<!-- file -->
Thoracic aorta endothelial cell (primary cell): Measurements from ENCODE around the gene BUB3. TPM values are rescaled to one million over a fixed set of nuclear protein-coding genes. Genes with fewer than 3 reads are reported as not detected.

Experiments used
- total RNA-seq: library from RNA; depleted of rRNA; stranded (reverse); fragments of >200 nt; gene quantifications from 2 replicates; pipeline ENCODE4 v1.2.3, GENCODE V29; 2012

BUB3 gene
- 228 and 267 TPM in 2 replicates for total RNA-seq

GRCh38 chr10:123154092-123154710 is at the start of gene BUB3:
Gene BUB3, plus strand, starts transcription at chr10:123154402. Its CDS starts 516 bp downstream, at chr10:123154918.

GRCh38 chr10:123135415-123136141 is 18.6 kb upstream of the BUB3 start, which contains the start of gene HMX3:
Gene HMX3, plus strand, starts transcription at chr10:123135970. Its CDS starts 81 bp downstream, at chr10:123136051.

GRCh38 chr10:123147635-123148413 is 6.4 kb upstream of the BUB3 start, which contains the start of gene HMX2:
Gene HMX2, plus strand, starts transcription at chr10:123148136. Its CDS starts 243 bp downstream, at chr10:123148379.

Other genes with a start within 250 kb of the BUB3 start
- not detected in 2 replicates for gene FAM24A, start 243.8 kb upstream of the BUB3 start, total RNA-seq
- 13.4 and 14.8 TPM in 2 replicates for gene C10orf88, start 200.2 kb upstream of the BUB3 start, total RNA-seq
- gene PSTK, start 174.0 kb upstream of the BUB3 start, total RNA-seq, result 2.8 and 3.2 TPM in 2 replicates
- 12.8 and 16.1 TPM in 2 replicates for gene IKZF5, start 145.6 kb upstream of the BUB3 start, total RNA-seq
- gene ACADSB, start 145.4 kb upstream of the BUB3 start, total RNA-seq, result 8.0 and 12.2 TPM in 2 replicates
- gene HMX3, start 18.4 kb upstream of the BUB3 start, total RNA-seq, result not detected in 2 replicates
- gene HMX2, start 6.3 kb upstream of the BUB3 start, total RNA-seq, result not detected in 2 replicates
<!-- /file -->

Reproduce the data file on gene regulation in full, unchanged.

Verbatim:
Thoracic aorta endothelial cell (primary cell): Measurements from ENCODE around the gene BUB3. TPM values are rescaled to one million over a fixed set of nuclear protein-coding genes. Genes with fewer than 3 reads are reported as not detected.

Experiments used
- total RNA-seq: library from RNA; depleted of rRNA; stranded (reverse); fragments of >200 nt; gene quantifications from 2 replicates; pipeline ENCODE4 v1.2.3, GENCODE V29; 2012

BUB3 gene
- 228 and 267 TPM in 2 replicates for total RNA-seq

GRCh38 chr10:123154092-123154710 is at the start of gene BUB3:
Gene BUB3, plus strand, starts transcription at chr10:123154402. Its CDS starts 516 bp downstream, at chr10:123154918.

GRCh38 chr10:123135415-123136141 is 18.6 kb upstream of the BUB3 start, which contains the start of gene HMX3:
Gene HMX3, plus strand, starts transcription at chr10:123135970. Its CDS starts 81 bp downstream, at chr10:123136051.

GRCh38 chr10:123147635-123148413 is 6.4 kb upstream of the BUB3 start, which contains the start of gene HMX2:
Gene HMX2, plus strand, starts transcription at chr10:123148136. Its CDS starts 243 bp downstream, at chr10:123148379.

Other genes with a start within 250 kb of the BUB3 start
- not detected in 2 replicates for gene FAM24A, start 243.8 kb upstream of the BUB3 start, total RNA-seq
- 13.4 and 14.8 TPM in 2 replicates for gene C10orf88, start 200.2 kb upstream of the BUB3 start, total RNA-seq
- gene PSTK, start 174.0 kb upstream of the BUB3 start, total RNA-seq, result 2.8 and 3.2 TPM in 2 replicates
- 12.8 and 16.1 TPM in 2 replicates for gene IKZF5, start 145.6 kb upstream of the BUB3 start, total RNA-seq
- gene ACADSB, start 145.4 kb upstream of the BUB3 start, total RNA-seq, result 8.0 and 12.2 TPM in 2 replicates
- gene HMX3, start 18.4 kb upstream of the BUB3 start, total RNA-seq, result not detected in 2 replicates
- gene HMX2, start 6.3 kb upstream of the BUB3 start, total RNA-seq, result not detected in 2 replicates